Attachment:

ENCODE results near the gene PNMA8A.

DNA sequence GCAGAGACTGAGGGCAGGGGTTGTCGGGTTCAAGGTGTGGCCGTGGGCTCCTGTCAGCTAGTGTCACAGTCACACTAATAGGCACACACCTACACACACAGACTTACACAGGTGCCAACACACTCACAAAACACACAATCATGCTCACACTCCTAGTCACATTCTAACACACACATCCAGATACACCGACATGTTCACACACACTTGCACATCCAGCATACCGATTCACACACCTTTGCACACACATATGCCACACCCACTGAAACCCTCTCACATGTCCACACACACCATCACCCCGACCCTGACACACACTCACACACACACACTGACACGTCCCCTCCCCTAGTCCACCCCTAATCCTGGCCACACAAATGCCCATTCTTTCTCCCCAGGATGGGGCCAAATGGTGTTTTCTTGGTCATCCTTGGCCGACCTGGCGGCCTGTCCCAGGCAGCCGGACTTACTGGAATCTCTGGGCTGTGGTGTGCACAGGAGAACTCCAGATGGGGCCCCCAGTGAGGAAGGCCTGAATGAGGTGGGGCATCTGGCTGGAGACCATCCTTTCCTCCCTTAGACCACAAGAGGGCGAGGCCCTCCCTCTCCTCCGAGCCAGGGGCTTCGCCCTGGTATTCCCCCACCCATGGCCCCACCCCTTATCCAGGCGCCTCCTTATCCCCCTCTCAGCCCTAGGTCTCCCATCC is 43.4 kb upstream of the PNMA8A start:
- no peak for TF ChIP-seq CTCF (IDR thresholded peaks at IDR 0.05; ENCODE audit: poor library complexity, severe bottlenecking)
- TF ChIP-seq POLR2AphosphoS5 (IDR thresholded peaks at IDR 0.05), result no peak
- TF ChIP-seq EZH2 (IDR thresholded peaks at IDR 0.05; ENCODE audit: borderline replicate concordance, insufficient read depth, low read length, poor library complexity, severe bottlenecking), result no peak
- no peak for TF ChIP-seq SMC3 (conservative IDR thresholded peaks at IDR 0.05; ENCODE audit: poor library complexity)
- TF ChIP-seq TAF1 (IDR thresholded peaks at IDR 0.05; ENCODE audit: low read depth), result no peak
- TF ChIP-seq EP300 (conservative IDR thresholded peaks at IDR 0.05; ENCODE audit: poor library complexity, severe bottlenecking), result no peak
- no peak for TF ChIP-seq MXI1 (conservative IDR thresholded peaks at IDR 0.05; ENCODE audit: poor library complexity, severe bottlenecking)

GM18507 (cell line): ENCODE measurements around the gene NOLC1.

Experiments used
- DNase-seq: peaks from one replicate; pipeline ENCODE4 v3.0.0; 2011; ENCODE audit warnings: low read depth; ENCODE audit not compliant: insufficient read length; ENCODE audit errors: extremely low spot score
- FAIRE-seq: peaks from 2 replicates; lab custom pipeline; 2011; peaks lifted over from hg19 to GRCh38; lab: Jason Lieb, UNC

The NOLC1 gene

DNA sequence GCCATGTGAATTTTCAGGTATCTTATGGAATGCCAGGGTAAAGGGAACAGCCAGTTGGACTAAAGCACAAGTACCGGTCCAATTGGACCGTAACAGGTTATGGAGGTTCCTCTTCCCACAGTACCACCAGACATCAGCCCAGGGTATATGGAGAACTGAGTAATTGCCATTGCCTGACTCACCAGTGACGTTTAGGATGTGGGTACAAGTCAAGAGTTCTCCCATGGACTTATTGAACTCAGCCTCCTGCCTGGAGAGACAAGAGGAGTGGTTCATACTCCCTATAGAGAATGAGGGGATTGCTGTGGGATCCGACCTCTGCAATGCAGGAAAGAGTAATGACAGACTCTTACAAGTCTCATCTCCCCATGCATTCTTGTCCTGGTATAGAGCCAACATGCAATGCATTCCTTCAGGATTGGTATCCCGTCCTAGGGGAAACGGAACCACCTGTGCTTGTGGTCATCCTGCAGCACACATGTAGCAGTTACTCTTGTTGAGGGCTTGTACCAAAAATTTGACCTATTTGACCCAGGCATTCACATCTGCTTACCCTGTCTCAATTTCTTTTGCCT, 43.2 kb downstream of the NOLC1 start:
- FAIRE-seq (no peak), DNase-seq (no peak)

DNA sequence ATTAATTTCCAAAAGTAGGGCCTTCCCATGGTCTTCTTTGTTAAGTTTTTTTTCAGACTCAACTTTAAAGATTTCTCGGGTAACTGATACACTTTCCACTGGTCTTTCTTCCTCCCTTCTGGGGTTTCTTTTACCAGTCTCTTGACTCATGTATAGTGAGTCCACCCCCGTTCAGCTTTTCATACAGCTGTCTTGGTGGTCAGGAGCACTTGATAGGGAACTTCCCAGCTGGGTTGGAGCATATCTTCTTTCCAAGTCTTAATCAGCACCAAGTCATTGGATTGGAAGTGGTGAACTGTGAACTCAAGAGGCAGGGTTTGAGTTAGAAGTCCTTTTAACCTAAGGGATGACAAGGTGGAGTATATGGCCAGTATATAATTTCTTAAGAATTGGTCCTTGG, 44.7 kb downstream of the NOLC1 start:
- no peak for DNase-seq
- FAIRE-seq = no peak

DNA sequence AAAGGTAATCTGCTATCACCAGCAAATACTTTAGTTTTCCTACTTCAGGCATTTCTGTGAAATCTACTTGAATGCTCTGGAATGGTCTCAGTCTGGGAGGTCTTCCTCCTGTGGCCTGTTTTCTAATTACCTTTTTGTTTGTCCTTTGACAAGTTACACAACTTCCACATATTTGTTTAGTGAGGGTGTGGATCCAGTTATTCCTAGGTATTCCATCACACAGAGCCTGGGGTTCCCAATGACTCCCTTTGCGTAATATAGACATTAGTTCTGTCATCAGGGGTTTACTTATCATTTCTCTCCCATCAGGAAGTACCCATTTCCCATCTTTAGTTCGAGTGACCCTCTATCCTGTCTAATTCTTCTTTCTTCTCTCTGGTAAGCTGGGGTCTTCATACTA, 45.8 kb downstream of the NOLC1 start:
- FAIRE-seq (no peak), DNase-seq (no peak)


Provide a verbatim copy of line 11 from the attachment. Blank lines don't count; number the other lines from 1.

Experiments used